To serve

  • a few squares of dark chocolate (85% recommended)



  1. Preheat oven to 180°C.
  2. Melt the butter and mix with the rest of ingredients.
  3. Line a small loaf pan with wax paper, spread the mix and bake for 10 minutes.
  4. Let cool down.


  1. Sprinkle gelatin on water and let hydrate. Melt over a pot of boiling water and let cool a bit.
  2. Mix coconut yoghurt, lúcuma powder and maple syrup with a whisk or mixer. Add hydrated gelatin and mix well.

To serve

  1. Line glasses or ramekins with pieces of the base, spoon mousse and top with grated chocolate. Refrigerate until ready to eat.

Recipe: Coconut cappuccino bites

This is a variation of the chocolate coffee bites recipe I posted a few months ago. It came about because I ran out of dark chocolate but still wanted to chew on something crunchy that would give me a caffeine hit. To be honest, I prefer these to the chocolate ones.

Coconut cappuccino bites
Yield: 6-10 units, depending on size

Coconut cappuccino bites


  • 80 grams (about 1/2 cup) creamed coconut
  • 1 tablespoon ground coffee (coarsely ground for plunger recommended)
  • 1 tablespoon cacao nibs
  • coconut sugar or other sweetner (optional, I don’t use any)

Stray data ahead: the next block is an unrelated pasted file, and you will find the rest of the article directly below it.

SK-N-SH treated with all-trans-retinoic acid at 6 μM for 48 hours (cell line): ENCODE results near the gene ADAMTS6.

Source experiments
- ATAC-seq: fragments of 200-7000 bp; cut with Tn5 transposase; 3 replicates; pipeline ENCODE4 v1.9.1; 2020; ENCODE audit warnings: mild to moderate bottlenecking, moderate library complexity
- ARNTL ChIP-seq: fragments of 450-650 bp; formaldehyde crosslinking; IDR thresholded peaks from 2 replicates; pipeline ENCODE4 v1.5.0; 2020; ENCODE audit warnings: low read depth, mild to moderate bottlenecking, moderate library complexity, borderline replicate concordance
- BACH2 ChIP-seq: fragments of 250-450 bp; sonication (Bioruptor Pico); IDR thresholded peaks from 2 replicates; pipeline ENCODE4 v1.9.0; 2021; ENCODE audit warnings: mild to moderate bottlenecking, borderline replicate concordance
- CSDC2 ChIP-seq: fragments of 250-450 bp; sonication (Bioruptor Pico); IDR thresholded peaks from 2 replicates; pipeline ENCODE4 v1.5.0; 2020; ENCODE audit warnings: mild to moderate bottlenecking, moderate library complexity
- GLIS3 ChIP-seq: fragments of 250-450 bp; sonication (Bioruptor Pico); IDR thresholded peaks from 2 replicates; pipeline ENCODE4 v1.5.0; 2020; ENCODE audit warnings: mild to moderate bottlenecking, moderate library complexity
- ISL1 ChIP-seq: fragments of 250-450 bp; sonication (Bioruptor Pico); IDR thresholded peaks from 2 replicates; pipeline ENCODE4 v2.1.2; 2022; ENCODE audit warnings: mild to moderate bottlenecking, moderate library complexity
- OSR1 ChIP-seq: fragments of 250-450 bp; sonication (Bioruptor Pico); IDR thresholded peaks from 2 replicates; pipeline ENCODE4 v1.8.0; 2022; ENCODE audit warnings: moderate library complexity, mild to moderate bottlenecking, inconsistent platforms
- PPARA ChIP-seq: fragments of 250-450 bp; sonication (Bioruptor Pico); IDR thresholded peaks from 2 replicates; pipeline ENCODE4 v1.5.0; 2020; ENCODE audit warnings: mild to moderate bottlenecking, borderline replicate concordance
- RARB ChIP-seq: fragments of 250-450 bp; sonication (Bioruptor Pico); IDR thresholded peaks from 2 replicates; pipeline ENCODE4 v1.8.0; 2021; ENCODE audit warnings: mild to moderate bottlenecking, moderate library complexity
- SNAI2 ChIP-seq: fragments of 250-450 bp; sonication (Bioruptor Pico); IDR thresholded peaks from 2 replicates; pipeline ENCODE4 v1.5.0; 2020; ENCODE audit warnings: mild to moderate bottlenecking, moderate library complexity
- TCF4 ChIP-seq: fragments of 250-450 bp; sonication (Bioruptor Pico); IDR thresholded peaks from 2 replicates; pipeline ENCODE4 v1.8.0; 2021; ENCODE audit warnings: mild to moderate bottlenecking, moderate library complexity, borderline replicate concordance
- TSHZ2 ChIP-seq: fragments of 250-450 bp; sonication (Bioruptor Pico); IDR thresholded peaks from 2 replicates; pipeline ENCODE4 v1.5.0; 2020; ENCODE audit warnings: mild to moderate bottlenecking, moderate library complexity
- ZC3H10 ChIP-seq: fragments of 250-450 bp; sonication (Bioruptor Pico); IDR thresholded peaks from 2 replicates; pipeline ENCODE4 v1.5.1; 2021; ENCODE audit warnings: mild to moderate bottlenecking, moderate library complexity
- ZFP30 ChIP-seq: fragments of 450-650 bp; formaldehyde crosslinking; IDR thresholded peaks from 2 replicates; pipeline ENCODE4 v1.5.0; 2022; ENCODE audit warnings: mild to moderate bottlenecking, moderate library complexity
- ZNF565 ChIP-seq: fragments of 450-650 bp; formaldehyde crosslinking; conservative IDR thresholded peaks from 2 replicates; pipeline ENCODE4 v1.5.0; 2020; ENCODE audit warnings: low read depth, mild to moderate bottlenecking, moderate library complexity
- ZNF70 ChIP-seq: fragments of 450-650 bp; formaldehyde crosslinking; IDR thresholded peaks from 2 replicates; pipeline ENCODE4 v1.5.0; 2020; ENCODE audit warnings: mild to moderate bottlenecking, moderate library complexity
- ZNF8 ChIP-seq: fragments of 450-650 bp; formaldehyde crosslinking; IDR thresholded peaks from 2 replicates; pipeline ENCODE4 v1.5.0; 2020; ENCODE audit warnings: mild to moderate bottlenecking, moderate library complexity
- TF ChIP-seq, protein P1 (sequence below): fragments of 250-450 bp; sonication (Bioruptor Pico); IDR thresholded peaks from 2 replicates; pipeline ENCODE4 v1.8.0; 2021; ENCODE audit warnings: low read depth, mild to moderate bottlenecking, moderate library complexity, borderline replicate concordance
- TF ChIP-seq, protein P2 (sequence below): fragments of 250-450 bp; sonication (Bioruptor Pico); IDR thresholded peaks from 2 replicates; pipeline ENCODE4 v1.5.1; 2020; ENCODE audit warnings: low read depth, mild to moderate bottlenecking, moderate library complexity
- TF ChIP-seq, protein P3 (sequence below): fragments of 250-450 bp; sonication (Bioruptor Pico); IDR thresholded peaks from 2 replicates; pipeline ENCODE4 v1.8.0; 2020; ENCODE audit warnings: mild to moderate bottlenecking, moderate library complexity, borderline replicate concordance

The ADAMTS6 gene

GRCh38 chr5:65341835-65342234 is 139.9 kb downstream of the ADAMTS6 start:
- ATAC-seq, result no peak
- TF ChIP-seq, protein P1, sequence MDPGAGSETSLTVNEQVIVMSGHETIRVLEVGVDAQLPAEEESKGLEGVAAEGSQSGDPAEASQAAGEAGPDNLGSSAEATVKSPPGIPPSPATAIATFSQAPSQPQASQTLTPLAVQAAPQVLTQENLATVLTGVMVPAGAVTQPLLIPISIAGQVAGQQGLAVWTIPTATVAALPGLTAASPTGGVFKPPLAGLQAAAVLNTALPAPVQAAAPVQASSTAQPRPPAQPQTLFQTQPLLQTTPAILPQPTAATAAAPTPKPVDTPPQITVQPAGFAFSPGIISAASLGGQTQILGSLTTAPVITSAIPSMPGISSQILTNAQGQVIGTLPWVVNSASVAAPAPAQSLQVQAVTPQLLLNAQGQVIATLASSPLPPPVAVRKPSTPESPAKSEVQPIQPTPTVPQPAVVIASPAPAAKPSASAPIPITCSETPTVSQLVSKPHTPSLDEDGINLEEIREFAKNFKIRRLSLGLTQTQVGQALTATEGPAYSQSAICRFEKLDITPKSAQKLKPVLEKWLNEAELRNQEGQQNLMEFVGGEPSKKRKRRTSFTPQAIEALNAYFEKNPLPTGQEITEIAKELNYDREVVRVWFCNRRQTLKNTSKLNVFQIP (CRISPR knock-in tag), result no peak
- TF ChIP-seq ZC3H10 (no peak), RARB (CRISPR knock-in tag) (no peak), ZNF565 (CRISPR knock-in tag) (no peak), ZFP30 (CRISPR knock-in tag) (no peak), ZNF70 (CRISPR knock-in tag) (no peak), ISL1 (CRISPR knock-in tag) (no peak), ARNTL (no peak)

1. Melt creamed coconut in the microwave.
  2. Mix in the coffee and cacao nibs (and sweetener if using).
  3. Pour in an ice tray (I make mine in a lemon slice-shaped silicone tray that yields 6 big portions). Alternatively you can use a small rectangular tray and chop it up before serving. Cover with cling wrap and place in the freezer.
  4. Wait patiently until set and enjoy.

Recipe: Chocolate coffee bites

There are only a few things that can mess with my willpower and usual tendency to eat sensibly. One of the biggies: dark chocolate-covered coffee beans. That’s the reason I (almost) never buy them.

One night I was studying and I felt like I *needed* my cacao-caffeine fix, but all the shops were closed. I came up with this super simple, quick and dangerous alternative.

Chocolate coffee bites
Yield: 6-12 units, depending on size

Chocolate coffee bites


  • 100 grams dark chocolate (min 70% cacao, 85% recommended)
  • 1 tablespoon ground coffee (coarsely ground for plunger recommended)
  • 1 tablespoon cacao nibs


  1. Break chocolate in small pieces with your hands, place in a bowl.